The love of my life and the man I planned to marry was breaking up with me. My heart, my happiness, and my life plans were so tightly wrapped up in him that his confession of truth felt like the most horrific thing I’d ever heard. In a matter of seconds, my dreams of our marriage, starting a family, and loving each other forever were shattered. I felt like someone had smashed a glass candlestick against a brick wall behind my back. It was so sudden, so drastic, that I could barely breathe. I started talking a mile a minute, trying to make sense of it.

Okay. So, what is it? I thought we were… I mean, we’re planning to move back home to Florida… our parents met last week… just 30 minutes ago we bought $150 worth of groceries for the week, and now you’re saying you’re done? I don’t understand.

You’re too sensitive. You’re an emotionally and physically fragile person.

Heart pounding, I sat back on the living room couch and pressed my fingertips to my temples. I was stunned. He had said the words with such certainty, like he’d been practicing for months. While I remember us sitting there talking for at least a full hour more, the cold groceries thawing out on the counter, I don’t think I heard another word after he called me fragile.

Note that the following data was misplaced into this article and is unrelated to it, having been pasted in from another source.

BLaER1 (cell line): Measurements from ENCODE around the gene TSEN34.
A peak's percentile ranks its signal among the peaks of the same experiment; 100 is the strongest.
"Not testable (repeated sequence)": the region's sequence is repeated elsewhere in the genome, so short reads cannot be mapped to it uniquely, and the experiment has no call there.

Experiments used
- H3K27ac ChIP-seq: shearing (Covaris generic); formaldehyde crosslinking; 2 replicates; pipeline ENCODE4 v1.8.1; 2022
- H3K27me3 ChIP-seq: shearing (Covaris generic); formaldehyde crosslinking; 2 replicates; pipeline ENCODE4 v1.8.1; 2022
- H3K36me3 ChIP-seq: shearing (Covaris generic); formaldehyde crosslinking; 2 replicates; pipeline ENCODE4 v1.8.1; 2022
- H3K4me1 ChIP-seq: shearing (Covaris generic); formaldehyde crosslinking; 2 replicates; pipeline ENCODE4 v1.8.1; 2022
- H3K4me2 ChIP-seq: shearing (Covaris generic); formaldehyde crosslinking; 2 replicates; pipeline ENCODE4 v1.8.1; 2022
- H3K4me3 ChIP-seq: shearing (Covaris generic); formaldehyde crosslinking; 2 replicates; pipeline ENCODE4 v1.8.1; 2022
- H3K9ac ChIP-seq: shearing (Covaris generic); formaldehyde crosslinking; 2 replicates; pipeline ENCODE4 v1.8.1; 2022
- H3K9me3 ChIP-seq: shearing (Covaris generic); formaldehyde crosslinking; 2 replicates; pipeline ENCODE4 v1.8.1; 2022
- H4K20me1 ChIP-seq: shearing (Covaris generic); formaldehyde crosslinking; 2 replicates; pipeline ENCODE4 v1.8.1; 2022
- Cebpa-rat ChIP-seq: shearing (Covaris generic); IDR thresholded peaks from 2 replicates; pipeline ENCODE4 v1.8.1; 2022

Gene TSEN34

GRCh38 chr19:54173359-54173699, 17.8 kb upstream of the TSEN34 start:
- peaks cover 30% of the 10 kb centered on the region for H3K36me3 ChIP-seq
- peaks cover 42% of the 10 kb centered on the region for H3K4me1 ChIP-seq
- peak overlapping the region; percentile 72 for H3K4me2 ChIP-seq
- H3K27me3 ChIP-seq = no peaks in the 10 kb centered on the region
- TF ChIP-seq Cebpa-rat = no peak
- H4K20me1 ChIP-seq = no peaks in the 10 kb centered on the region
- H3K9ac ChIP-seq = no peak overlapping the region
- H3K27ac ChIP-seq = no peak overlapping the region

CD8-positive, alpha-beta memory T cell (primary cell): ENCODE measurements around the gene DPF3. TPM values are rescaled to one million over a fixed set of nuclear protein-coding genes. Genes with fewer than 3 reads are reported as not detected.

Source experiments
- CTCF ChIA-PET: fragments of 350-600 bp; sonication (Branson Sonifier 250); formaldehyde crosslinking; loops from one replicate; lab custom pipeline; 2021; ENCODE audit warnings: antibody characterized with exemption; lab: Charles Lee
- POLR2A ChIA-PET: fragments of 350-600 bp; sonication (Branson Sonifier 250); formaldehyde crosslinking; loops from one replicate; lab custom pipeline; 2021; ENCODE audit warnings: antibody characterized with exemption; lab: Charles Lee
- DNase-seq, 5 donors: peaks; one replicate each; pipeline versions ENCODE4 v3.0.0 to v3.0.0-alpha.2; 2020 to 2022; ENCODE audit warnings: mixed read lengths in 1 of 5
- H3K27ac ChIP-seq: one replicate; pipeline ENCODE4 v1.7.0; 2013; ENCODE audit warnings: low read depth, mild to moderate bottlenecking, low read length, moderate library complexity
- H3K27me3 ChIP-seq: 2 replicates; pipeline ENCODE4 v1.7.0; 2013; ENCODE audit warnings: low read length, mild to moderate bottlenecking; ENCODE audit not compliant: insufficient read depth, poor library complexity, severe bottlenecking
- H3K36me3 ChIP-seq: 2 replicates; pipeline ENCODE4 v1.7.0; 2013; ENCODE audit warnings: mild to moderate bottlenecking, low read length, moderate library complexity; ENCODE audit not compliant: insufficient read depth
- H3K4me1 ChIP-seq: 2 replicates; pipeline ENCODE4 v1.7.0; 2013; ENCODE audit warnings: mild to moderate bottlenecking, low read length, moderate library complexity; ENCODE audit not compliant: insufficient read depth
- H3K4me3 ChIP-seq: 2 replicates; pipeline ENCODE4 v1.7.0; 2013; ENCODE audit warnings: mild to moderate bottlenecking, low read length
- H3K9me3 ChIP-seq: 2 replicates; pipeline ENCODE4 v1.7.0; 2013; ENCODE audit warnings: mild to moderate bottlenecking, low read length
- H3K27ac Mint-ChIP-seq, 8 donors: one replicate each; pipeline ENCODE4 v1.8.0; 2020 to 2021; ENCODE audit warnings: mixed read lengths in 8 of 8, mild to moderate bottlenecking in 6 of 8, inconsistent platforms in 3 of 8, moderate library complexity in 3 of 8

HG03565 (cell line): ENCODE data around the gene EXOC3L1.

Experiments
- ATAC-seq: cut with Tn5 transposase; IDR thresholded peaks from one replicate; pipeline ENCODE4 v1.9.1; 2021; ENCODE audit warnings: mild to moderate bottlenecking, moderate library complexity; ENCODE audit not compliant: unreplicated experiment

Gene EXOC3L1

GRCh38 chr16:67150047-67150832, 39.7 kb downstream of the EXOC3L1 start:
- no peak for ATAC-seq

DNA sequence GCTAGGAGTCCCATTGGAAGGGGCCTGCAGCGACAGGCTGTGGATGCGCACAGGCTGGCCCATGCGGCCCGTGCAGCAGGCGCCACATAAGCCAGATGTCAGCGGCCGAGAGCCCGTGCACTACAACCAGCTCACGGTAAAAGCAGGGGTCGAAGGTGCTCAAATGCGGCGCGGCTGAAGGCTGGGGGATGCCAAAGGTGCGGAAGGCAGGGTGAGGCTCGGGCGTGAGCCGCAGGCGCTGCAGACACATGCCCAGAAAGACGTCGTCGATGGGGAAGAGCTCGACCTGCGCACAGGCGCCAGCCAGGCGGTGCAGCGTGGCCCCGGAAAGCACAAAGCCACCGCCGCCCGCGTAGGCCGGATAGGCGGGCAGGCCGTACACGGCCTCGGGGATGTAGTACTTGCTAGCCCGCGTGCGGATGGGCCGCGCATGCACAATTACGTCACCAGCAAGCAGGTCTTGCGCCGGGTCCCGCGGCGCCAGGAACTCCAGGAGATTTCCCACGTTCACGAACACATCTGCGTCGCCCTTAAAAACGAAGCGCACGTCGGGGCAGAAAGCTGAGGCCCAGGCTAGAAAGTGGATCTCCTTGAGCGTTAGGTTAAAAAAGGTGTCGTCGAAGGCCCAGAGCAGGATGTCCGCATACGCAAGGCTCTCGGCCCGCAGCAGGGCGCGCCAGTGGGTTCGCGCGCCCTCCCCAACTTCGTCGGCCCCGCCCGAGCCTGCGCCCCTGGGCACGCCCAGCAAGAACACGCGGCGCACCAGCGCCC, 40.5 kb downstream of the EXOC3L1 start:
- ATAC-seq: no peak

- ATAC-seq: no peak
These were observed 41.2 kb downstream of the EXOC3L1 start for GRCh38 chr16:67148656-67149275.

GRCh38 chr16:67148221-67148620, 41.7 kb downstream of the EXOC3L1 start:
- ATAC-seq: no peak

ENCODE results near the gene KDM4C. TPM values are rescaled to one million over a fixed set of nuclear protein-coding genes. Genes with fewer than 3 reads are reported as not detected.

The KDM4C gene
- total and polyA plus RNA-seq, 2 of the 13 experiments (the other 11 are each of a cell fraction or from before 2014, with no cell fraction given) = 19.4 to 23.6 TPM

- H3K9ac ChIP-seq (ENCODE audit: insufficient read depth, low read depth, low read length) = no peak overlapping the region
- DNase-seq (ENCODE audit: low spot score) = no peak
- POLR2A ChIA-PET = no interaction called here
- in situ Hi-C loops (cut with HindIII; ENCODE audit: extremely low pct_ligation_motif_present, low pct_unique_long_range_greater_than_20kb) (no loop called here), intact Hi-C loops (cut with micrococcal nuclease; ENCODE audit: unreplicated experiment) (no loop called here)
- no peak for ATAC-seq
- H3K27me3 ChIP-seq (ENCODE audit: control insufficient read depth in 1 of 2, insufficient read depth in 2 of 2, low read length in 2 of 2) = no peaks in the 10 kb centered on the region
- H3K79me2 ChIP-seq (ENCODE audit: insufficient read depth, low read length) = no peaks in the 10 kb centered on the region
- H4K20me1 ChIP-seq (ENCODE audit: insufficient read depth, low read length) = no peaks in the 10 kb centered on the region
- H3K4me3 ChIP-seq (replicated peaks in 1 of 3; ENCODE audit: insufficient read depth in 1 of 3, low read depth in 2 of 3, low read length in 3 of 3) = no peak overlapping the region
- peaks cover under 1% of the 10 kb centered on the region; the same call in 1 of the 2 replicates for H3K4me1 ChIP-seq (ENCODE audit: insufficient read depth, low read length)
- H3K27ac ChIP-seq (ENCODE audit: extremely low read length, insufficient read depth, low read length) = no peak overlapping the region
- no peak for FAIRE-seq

I was scared. I didn’t want to think about what was next, and my heart wouldn’t stop pounding. I didn’t sleep for a moment that night, instead staring at the bedroom wall in the dark, wide-awake and curled up in a ball in the corner of our bed soaking my pillow with tears while he slept on the couch. I knew I was sensitive, but I’d always been sensitive, and it felt like utter betrayal to hear him say it was the reason he didn’t want to be with me. But, calling me fragile was the part that cut the deepest. He put one of my biggest insecurities on the table—the fear that I wasn’t tough enough to succeed in this world. I had been working so hard to be confident, strong, and resilient, all the things I knew I needed to be to survive in New York City. It was crushing to hear the man I was in love with tell me he was leaving me because I was fragile. I had always thought he had my back.

Puffy eyed and sleep deprived, I started packing up my things the next day. I frantically threw clothes, paperwork, pictures, and kitchen appliances into boxes and suitcases, roughly shoving it all up against a wall in our office. I drowned out my thoughts by blasting Kendrick Lamar’s good kid, m.A.A.d city album over my headphones while I pulled endless amounts of clear packing tape around and around my boxes and suitcases and scribbled my name across the top with a Sharpie marker.